Customers will now receive compensation from telecom service providers for poor internet and telecom service quality. Nepal Telecommunication Authority (Nta) made the regulation after passing the Bylaw Regarding Telecom Service Quality 2079 (दुरसंञ्चार सेवाको गुणस्तर सम्बन्धि विनियमावली, २०७९). The bylaw has come into effect from today, Baisakh 01, 2080.
The bylaw states if service providers can’t provide quality service for more than the specified time, customers can demand compensation. If such a demand is made, the concerned service provider will have to provide reasonable compensation for the telecommunication service fee from the customer. In return, service providers will have to offer reasonable compensation for poor service delivery.
Compensation for poor Internet service Thanks to the New NTA Quality Bylaw
However, the compensation won’t be applicable in circumstances outside of the ISPs’ capability. The bylaw also states that data and voice pack subscribers can also claim compensation if a network outage keeps them off the service.
Similarly, in the case of fiber internet service, if ISPs’ network goes offline for more than the specified time, they need to provide customers with a reasonable fee in compensation. Likewise, they can also extend the validity of their service for the subscription in compensation. They must also inform the customers regarding the service extension and the compensation.
Earlier, NTA had tried to implement compensation for call drops. But back then, the plan couldn’t go ahead due to the lack of mechanisms in place for the opeartors.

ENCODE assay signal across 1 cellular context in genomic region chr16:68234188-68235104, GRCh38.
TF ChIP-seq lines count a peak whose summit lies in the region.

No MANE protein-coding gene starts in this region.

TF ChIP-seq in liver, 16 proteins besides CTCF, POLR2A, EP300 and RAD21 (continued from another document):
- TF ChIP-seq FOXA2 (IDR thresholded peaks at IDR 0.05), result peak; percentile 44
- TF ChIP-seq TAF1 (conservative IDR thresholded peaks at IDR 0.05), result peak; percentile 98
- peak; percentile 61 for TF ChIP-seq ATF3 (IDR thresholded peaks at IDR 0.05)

Nta has scrapped its existing Bylaw Regarding Telecom Service Quality 2073 before passing the latest one.
Nta to revoke license over poor telecom and mobile service delivery
Nta also decided to revoke the license of mobile and telecom service providers which cannot provide specified quality of service. The authority made the decision after introducing the new Bylaw Regarding Telecom Service Quality 2079.
As per the bylaw, service providers must set a minimum standard for basic telecom service, basic telecom service, mobile, internet, and data services.
If it’s not possible to maintain service quality within the specified period, service providers must submit an application to Nta. Companies can demand from Nta to extend the period required to maintain the quality of service. The basis, reasons, and details of the actions taken to maintain the quality must be stated clearly to the authority.
If the authority finds the effort reasonable, the service provider will get an additional period to restore the service quality.
NTA has also enforced a regulation that states that telecom and ISPs must place a customer service charter on their website and update it regularly.
Service providers must submit a Quality of Service (QoS) report to NTA
Section 47 of the Telecommunications Act 2053, states that the authority can revoke the license of the service provider who cannot maintain the quality of service even during the additional period.
If companies failed to produce the report or place false details, they will be subject to action as per the prevalent law. Nta can also request the companies to publish the report. While NTA can also release the report, it is possible that action would be taken against companies who fail to comply.
Similarly, service providers must also prepare Quality of Experience (QoE) reports to assess the satisfaction level of the customers. Such a report can be generated with a field visit or by using technology (e-mail, Internet, SMS, and apps) to collect the quality of experiences from users.